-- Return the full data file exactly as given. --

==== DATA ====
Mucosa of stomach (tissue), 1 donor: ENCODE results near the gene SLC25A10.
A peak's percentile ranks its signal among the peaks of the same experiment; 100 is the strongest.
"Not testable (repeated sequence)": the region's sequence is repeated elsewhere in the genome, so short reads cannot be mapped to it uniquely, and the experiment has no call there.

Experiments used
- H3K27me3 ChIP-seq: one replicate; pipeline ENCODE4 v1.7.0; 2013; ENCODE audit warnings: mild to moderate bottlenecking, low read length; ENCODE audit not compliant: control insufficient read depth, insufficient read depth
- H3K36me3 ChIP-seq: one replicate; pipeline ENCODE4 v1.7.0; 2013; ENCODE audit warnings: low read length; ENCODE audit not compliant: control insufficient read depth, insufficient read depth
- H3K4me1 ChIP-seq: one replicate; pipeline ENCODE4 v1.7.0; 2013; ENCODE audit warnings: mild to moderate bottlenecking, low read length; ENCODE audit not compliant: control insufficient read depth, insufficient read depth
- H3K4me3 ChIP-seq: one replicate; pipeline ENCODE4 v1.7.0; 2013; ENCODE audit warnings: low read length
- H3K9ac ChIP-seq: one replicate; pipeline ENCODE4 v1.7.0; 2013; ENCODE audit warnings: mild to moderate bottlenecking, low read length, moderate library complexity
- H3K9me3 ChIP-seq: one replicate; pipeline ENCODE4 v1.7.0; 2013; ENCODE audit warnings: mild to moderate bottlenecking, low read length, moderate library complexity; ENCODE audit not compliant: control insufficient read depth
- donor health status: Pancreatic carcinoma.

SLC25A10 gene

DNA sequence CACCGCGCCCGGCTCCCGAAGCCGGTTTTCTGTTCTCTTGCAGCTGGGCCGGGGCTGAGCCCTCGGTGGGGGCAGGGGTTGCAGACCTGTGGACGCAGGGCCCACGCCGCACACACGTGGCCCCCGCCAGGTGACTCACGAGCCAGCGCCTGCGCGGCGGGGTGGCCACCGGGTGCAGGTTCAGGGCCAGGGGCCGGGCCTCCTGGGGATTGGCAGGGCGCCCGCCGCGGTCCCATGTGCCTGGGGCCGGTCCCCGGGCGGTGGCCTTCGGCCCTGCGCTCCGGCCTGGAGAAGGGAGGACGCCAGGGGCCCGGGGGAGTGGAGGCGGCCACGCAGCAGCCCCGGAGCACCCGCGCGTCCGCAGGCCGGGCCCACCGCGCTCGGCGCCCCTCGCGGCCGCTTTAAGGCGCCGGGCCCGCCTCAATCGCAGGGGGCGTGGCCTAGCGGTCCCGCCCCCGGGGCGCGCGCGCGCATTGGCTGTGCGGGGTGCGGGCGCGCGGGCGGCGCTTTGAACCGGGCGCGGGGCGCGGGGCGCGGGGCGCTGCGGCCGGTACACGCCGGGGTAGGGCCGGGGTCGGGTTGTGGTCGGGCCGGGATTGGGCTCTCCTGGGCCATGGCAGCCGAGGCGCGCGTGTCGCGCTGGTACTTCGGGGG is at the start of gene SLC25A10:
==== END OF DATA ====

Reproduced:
Mucosa of stomach (tissue), 1 donor: ENCODE results near the gene SLC25A10.
A peak's percentile ranks its signal among the peaks of the same experiment; 100 is the strongest.
"Not testable (repeated sequence)": the region's sequence is repeated elsewhere in the genome, so short reads cannot be mapped to it uniquely, and the experiment has no call there.

Experiments used
- H3K27me3 ChIP-seq: one replicate; pipeline ENCODE4 v1.7.0; 2013; ENCODE audit warnings: mild to moderate bottlenecking, low read length; ENCODE audit not compliant: control insufficient read depth, insufficient read depth
- H3K36me3 ChIP-seq: one replicate; pipeline ENCODE4 v1.7.0; 2013; ENCODE audit warnings: low read length; ENCODE audit not compliant: control insufficient read depth, insufficient read depth
- H3K4me1 ChIP-seq: one replicate; pipeline ENCODE4 v1.7.0; 2013; ENCODE audit warnings: mild to moderate bottlenecking, low read length; ENCODE audit not compliant: control insufficient read depth, insufficient read depth
- H3K4me3 ChIP-seq: one replicate; pipeline ENCODE4 v1.7.0; 2013; ENCODE audit warnings: low read length
- H3K9ac ChIP-seq: one replicate; pipeline ENCODE4 v1.7.0; 2013; ENCODE audit warnings: mild to moderate bottlenecking, low read length, moderate library complexity
- H3K9me3 ChIP-seq: one replicate; pipeline ENCODE4 v1.7.0; 2013; ENCODE audit warnings: mild to moderate bottlenecking, low read length, moderate library complexity; ENCODE audit not compliant: control insufficient read depth
- donor health status: Pancreatic carcinoma.

SLC25A10 gene

DNA sequence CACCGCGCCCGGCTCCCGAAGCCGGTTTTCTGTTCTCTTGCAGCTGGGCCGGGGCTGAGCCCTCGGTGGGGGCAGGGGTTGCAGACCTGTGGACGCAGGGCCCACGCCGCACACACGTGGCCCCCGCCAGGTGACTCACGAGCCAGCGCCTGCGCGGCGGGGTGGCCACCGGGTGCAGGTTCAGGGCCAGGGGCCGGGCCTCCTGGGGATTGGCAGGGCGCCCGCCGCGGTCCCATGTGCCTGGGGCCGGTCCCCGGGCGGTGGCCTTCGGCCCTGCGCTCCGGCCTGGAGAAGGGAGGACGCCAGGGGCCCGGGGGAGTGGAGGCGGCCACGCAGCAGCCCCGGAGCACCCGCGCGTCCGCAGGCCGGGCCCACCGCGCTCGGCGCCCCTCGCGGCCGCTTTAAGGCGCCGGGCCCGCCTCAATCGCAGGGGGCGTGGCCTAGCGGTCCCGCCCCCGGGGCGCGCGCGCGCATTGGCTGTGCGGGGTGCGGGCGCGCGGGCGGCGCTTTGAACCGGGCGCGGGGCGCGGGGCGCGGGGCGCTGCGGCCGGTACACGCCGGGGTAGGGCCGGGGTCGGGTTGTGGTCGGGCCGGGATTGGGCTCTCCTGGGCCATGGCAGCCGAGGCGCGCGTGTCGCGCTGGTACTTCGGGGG is at the start of gene SLC25A10: